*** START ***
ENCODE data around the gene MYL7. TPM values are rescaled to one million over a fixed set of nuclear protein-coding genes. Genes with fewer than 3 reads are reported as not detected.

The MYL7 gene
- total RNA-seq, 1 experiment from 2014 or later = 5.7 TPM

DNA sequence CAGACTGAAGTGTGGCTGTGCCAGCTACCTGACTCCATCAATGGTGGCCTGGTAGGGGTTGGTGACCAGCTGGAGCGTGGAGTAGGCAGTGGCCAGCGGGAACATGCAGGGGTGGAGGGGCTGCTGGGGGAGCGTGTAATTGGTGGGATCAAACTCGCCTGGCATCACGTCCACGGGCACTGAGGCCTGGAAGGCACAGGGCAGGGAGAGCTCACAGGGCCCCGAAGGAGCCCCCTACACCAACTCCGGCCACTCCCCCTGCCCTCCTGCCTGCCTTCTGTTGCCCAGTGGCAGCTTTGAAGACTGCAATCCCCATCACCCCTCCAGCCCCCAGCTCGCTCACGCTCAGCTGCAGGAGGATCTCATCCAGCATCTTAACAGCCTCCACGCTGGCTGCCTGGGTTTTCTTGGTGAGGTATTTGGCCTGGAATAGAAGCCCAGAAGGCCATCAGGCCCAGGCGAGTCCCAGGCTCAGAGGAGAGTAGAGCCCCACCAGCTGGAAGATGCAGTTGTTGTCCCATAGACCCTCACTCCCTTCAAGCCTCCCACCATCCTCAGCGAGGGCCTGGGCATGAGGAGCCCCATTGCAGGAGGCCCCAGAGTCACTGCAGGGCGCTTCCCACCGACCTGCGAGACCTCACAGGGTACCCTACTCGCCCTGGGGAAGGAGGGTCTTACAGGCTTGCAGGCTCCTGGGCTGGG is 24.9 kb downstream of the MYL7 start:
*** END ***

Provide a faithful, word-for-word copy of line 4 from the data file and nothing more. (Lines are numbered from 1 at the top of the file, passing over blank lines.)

DNA sequence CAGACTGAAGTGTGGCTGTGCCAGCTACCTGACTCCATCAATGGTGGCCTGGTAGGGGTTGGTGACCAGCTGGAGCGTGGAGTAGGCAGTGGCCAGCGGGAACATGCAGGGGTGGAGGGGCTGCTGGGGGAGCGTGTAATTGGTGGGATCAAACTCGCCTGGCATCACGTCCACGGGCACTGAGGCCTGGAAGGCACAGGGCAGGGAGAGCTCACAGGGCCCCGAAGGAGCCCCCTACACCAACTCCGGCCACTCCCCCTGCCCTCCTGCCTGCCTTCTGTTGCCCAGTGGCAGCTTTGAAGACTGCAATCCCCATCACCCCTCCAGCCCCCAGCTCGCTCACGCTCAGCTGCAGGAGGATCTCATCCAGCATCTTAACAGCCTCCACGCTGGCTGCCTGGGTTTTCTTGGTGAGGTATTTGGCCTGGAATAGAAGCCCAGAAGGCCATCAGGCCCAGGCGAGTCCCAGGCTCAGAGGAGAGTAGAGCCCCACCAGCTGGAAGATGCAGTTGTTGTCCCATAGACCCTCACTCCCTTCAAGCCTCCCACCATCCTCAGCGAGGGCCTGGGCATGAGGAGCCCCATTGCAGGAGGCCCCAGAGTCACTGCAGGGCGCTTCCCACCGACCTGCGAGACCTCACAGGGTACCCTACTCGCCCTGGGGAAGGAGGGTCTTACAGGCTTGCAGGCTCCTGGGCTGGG is 24.9 kb downstream of the MYL7 start: